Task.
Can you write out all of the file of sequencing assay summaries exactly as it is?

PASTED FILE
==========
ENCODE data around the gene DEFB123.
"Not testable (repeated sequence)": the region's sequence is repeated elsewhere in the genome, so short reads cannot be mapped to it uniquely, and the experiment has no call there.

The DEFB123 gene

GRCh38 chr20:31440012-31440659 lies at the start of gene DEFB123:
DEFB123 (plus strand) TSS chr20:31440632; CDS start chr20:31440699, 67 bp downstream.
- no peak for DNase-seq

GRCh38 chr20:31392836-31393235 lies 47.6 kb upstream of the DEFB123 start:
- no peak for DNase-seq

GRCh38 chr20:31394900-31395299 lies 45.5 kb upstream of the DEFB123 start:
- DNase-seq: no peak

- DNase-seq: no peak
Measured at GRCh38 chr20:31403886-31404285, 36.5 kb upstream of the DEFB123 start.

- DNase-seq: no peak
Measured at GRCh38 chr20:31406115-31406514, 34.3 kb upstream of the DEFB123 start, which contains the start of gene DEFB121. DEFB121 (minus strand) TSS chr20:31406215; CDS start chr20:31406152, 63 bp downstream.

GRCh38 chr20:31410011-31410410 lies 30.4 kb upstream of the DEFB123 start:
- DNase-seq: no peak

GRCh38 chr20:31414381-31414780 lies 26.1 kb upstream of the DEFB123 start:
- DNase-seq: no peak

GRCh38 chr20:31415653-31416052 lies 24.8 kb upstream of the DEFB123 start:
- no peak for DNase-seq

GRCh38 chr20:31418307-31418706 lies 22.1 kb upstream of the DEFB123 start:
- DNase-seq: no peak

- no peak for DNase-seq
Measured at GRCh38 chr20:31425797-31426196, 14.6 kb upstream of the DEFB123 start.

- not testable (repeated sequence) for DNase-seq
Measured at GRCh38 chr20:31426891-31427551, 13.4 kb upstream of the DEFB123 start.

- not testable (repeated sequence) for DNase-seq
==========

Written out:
ENCODE data around the gene DEFB123.
"Not testable (repeated sequence)": the region's sequence is repeated elsewhere in the genome, so short reads cannot be mapped to it uniquely, and the experiment has no call there.

The DEFB123 gene

GRCh38 chr20:31440012-31440659 lies at the start of gene DEFB123:
DEFB123 (plus strand) TSS chr20:31440632; CDS start chr20:31440699, 67 bp downstream.
- no peak for DNase-seq

GRCh38 chr20:31392836-31393235 lies 47.6 kb upstream of the DEFB123 start:
- no peak for DNase-seq

GRCh38 chr20:31394900-31395299 lies 45.5 kb upstream of the DEFB123 start:
- DNase-seq: no peak

- DNase-seq: no peak
Measured at GRCh38 chr20:31403886-31404285, 36.5 kb upstream of the DEFB123 start.

- DNase-seq: no peak
Measured at GRCh38 chr20:31406115-31406514, 34.3 kb upstream of the DEFB123 start, which contains the start of gene DEFB121. DEFB121 (minus strand) TSS chr20:31406215; CDS start chr20:31406152, 63 bp downstream.

GRCh38 chr20:31410011-31410410 lies 30.4 kb upstream of the DEFB123 start:
- DNase-seq: no peak

GRCh38 chr20:31414381-31414780 lies 26.1 kb upstream of the DEFB123 start:
- DNase-seq: no peak

GRCh38 chr20:31415653-31416052 lies 24.8 kb upstream of the DEFB123 start:
- no peak for DNase-seq

GRCh38 chr20:31418307-31418706 lies 22.1 kb upstream of the DEFB123 start:
- DNase-seq: no peak

- no peak for DNase-seq
Measured at GRCh38 chr20:31425797-31426196, 14.6 kb upstream of the DEFB123 start.

- not testable (repeated sequence) for DNase-seq
Measured at GRCh38 chr20:31426891-31427551, 13.4 kb upstream of the DEFB123 start.

- not testable (repeated sequence) for DNase-seq